[Import-SIG] PEP 489: Multi-phase extension module initialization; version 5
encukou at gmail.com
Tue May 19 13:06:31 CEST 2015
On 05/19/2015 05:51 AM, Nick Coghlan wrote:
> On 19 May 2015 at 10:07, Eric Snow <ericsnowcurrently at gmail.com> wrote:
>> On Mon, May 18, 2015 at 8:02 AM, Petr Viktorin <encukou at gmail.com> wrote:
>>> Furthermore, the majority of currently existing extension modules has
>>> problems with sub-interpreter support and/or interpreter reloading, and,
>>> it is possible with the current infrastructure to support these
>>> features, it is neither easy nor efficient.
>>> Addressing these issues was the goal of PEP 3121, but many extensions,
>>> including some in the standard library, took the least-effort approach
>>> to porting to Python 3, leaving these issues unresolved.
>>> This PEP keeps backwards compatibility, which should reduce pressure and
>>> extension authors adequate time to consider these issues when porting.
>> So just be to sure I understand, now PyModuleDef.m_slots will
>> unambiguously indicate whether or not an extension module is
>> compliant, right?
> I'm not sure what you mean by "compliant". A non-NULL m_slots will
> indicate usage of multi-phase initialisation, so it at least indicates
> *intent* to correctly support subinterpreters et al. Actual delivery
> on that promise is still a different question :)
Yes, non-NULL m_slots means the module is compliant. If it's not, it's a
bug in the *module* (i.e. compliance is not *just* a matter of setting
This will be explained in the docs.
>>> The proposal
>> This section should include an indication of how the loader (and
>> perhaps finder) will change for builtin, frozen, and extension
>> modules. It may help to describe the proposal up front by how the
>> loader implementation would look if it were somehow implemented in
>> Python code. The subsequent sections sometimes indicate where
>> different things take place, but an explicit outline (as Python code)
>> would make the entire flow really obvious. Putting that toward the
>> beginning of this section would help clearly set the stage for the
>> rest of the proposal.
> +1 for a pseudo-code overview of the loader implementation.
OK. Along with a link to PEP 451 code [*], it should make things clearer.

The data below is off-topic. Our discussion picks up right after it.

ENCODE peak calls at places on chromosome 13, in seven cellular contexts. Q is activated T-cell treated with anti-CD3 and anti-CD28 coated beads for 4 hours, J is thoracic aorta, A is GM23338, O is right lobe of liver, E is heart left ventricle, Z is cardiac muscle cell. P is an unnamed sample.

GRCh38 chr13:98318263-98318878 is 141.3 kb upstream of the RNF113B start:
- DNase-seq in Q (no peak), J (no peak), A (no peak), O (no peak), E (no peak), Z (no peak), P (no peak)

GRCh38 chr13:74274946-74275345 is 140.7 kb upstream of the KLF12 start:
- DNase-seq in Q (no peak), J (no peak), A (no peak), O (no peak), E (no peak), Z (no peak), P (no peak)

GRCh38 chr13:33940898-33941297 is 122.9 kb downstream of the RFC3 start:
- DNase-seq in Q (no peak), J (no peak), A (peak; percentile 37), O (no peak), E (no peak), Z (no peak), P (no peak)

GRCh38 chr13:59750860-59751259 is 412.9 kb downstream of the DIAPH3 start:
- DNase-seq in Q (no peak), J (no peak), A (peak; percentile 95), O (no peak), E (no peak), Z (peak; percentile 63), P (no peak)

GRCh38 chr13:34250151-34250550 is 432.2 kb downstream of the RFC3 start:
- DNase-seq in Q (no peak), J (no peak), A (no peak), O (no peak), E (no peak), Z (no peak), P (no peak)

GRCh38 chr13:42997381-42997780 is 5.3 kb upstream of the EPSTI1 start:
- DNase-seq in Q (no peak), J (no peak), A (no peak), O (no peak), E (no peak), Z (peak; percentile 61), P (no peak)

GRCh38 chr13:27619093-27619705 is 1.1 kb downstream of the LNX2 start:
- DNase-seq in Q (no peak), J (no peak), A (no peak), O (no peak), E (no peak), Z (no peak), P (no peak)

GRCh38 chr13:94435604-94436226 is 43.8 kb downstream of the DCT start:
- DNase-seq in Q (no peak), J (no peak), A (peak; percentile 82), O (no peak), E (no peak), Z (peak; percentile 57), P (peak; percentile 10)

>>> Unknown slot IDs will cause the import to fail with SystemError.
>> Was there any consideration made for just ignoring unknown slot IDs?
>> My gut reaction is that you have it the right way, but I can still
>> imagine use cases for custom slots that PyModuleDef_Init wouldn't know
> The "known slots only, all other slot IDs are reserved for future use"
> slot semantics were copied directly from PyType_FromSpec in PEP 384.
> Since it's just a numeric slot ID, you'd run a high risk of conflicts
> if you allowed for custom extensions.
> If folks want to do more clever things, they'll need to use the create
> or exec slot to stash them on the module object, rather than storing
> them in the module definition.
Right, if you need custom behavior, put it in a function and use the
provided hook. (If you need custom "slots" on PyModuleDef for some
reason, use a PyModuleDef subclass -- but I can't see where it would be
Ignoring unknown slot IDs would mean letting errors go unnoticed.
(Technicality: PyModuleDef_Init doesn't care about slots;
PyModule_FromDefAndSpec and PyModule_ExecDef do. and they will raise the
>> When using multi-phase initialization, the *m_name* field of PyModuleDef
>> not be used during importing; the module name will be taken from the
> So m_name will be strictly ignored by PyModuleDef_Init?
Yes. The name is useful for introspection, but the import machinery will
use the name provided by the ModuleSpec.
(Technicality: again, PyModuleDef_Init doesn't touch names at all.
PyModule_FromDefAndSpec and PyModule_ExecDef do, and they will ignore
the name from the def.)
>>> The PyModuleDef object must be available for the lifetime of the module
>>> from it – usually, it will be declared statically.
>> How easily will this be a source of mysterious errors-at-a-distance?
> It shouldn't be any worse than static type definitions, and normal
> reference counting semantics should keep it alive regardless.
It's the the same as the current behavior (PEP 3121), where a
PyModuleDef is stored in the module, and if you let it die,
PyModule_GetState will give you an invalid pointer. It's just that in
PEP 489, the import machinery itself uses def, so you actually get to
feel the pain if you deallocate it.
All in all, this should not be a problem in practice; the PEP specifies
what'll happen if you go off doing exotic things. (For example, Cython
might run into this if it tries implementing a reloading scheme we
talked about earlier in the thread, and even then it shouldn't be a
major source of mysterious errors.) Normal mortals will be OK.
>> However, only ModuleType instances support module-specific functionality
>> such as per-module state.
> This is a pretty important point. Presumably this constraints later
> behavior and precedes all functionality related to per-module state.
Yes. Module objects support more module-like behavior than other
objects. What you can and cannot use should be clear from the API. I'll